This way both people retain some level of independence while still contributing to the financial commitments of relationship. There are lots of other budgeting strategies that you can try, but the main point here is that you need to communicate and plan ahead. Couples that avoid the issue, or just work it out as they go, generally have the biggest problems
There is nothing sadder than seeing a couple at dinner table or on the sofa turned away from each other on phones or tablets. I recently saw some photos where the artist had removed the mobile phones from the images, and it really emphasised the disconnection we experience when we are using these devices. Sitting in front of the television while you eat your dinner is another common scenario.
I am not saying there is anything wrong with enjoying these things, but if this is all you are doing from the time you get home until the moment when you turn the light off at night, then it is bound to have an impact on your relationship. So, make an effort to eat at the table sometimes, or have an evening without technology. You might discover something new about your partner, or experience a deeper connection when you spend quality time together.
Trust issues can be caused by several factors. E.g. A person who has low self-esteem may expect their partner to cheat or leave them altogether. Another example is in relationships where the trust has been broken either by the current partner or a previous one, a person may believe that it is only a matter of time before this happens again. Whatever the cause might be it needs to be dealt with because without trust the foundations are weak, and one way or another it will come crashing down in the end. People usually end up finding what they are looking for, or sabotaging what they have. So either trust each other completely or call it a day. Self-esteem can be worked on, and old beliefs can be changed, so don’t let these things come between you and your happiness.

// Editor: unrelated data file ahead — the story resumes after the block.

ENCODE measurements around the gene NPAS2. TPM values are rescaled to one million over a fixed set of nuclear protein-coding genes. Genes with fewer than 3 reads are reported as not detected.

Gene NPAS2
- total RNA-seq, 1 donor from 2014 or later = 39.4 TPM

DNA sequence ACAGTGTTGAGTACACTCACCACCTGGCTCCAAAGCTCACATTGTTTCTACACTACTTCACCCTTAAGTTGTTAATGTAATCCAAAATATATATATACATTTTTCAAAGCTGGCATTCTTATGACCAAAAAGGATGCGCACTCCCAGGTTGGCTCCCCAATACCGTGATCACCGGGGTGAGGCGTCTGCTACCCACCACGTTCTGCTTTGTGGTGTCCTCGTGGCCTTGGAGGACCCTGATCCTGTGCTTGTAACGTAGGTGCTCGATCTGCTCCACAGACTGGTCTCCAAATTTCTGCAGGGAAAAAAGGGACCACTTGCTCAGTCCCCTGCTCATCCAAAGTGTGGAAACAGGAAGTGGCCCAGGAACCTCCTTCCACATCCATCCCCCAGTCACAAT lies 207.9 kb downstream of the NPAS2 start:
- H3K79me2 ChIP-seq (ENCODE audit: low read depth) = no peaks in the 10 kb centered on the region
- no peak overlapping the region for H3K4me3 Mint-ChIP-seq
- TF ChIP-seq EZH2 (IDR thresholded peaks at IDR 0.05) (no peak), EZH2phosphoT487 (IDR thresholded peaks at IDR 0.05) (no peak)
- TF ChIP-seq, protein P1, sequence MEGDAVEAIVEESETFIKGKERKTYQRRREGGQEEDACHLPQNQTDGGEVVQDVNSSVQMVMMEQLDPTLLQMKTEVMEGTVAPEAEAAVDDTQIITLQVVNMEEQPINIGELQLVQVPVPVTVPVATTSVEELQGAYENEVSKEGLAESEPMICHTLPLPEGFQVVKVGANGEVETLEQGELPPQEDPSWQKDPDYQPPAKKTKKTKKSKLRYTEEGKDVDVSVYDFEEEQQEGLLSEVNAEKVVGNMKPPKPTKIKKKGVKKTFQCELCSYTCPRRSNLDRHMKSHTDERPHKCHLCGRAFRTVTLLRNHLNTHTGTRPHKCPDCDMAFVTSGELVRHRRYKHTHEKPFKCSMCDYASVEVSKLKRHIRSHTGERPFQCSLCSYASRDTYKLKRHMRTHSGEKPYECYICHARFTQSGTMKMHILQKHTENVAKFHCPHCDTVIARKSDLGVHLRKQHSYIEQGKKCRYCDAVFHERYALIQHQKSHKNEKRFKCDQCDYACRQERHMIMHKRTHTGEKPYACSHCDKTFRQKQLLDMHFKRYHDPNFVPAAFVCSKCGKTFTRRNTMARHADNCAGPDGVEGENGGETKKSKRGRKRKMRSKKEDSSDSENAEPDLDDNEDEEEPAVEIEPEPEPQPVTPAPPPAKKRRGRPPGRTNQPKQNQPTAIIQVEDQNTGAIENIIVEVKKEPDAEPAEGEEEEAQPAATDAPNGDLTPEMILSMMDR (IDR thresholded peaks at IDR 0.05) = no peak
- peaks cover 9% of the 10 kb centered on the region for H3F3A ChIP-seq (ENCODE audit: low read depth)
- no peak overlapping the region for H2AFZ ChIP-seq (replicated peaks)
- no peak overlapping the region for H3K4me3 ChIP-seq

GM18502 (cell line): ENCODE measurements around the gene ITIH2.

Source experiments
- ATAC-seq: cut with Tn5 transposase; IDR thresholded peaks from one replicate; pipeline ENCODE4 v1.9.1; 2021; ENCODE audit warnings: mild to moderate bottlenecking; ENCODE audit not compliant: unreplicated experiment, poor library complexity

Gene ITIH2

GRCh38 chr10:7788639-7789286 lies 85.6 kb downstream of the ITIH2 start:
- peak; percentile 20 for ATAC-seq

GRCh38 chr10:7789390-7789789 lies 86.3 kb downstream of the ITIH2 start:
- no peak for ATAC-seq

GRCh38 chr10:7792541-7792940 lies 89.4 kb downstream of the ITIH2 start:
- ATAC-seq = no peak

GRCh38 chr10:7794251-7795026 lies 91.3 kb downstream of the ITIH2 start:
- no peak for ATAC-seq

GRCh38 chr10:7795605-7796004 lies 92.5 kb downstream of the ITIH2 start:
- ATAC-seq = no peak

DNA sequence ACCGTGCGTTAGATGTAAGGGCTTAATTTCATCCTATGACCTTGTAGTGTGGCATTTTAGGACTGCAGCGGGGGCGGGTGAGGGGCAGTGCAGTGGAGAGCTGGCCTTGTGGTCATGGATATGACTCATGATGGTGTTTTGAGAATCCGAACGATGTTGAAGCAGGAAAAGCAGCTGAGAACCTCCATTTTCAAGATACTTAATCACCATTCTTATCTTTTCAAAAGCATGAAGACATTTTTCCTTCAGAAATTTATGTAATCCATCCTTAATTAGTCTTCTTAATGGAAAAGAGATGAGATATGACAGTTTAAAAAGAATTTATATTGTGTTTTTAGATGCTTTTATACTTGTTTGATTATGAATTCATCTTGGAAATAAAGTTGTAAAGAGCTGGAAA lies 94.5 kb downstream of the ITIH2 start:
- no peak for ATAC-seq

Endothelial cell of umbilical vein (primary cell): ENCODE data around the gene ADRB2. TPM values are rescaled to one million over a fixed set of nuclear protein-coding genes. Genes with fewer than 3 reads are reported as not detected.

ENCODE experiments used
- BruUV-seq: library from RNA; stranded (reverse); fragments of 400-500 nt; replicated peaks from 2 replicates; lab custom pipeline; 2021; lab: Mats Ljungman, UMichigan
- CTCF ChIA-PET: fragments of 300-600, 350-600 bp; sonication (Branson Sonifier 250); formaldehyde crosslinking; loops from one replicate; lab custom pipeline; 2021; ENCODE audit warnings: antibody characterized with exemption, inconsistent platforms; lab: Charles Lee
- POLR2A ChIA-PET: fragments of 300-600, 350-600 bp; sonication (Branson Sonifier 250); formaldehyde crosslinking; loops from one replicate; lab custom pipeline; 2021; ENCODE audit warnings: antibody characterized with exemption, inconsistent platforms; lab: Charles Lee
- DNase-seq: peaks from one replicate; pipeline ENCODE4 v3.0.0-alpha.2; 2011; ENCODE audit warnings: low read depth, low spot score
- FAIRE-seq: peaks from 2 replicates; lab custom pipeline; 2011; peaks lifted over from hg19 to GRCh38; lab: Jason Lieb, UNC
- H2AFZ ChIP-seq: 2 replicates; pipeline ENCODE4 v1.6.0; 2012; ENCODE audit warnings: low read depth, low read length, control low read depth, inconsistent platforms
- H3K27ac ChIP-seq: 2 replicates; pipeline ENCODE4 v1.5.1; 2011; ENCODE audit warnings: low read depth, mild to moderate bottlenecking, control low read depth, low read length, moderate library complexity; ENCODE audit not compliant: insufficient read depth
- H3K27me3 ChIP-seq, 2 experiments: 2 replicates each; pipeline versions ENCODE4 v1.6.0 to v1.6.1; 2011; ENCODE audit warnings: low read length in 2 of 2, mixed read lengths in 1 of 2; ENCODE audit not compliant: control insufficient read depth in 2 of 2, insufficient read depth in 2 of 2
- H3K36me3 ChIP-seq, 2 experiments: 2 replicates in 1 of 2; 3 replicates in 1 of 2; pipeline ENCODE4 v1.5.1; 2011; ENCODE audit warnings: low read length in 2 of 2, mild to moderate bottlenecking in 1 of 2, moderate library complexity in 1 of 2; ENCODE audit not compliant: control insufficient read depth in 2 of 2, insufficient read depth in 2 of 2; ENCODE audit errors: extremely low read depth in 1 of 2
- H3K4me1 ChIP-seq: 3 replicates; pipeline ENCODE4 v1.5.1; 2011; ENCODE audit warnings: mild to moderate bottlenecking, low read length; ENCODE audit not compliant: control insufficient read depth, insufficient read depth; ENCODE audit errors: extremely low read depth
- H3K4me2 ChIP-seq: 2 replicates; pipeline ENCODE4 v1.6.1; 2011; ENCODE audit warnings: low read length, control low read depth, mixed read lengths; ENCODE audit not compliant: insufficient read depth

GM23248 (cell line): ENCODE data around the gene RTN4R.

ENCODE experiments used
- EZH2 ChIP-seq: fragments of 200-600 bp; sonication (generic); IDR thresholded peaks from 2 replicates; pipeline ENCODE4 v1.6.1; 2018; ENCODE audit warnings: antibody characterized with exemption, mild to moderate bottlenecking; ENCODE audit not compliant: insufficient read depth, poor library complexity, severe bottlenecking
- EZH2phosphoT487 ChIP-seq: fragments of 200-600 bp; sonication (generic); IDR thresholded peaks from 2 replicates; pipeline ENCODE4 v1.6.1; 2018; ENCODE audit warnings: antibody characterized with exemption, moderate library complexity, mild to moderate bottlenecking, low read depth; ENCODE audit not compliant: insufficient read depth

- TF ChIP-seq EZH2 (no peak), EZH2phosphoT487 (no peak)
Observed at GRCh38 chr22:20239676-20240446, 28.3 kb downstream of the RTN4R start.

This is a slightly taboo subject, but it is worth mentioning because one of the most common complaints I hear about is that couples have little or no sex in their relationship. Now you can argue that things are bound to slow down once the honeymoon phase is over, and even more so after a few years. But if you having little or no sex at all, you have to ask yourself if you are still in a romantic relationship, or are you just friends?
The interesting thing is that a lot of the time both partners want more sex in their relationship, but despite promising to make more of an effort nothing seems to change. So why is this? Well I have a theory that may explain one contributing factor. When sex becomes less frequent and couples aren’t getting their needs met by their partner they tend to turn to masturbation. This compounds the problem further and they stop making an effort, and start relying on self-gratification. So in my opinion the only way to get this back on track is to reverse the problem.
If you both agree that your only means of release is your partner, you will suddenly pay them a lot more attention and you will both start to make an effort again. It seems obvious but I’m not sure how many people have actually realised the problem it causes. All I would say is make sure that both partners agree to stick to the rule, and that you both actually want the relationship to work – or one of you is going to be very frustrated!
I would like to close by adding that in my experience the healthiest couples seem to be made up of people that are secure and happy on their own, and then choose to be in a relationship. If you are looking for a person to complete you, or make you feel better about yourself, then you will keep having the same dysfunctional relationships. Take care of what’s happening on the inside – the outside will take care of its self.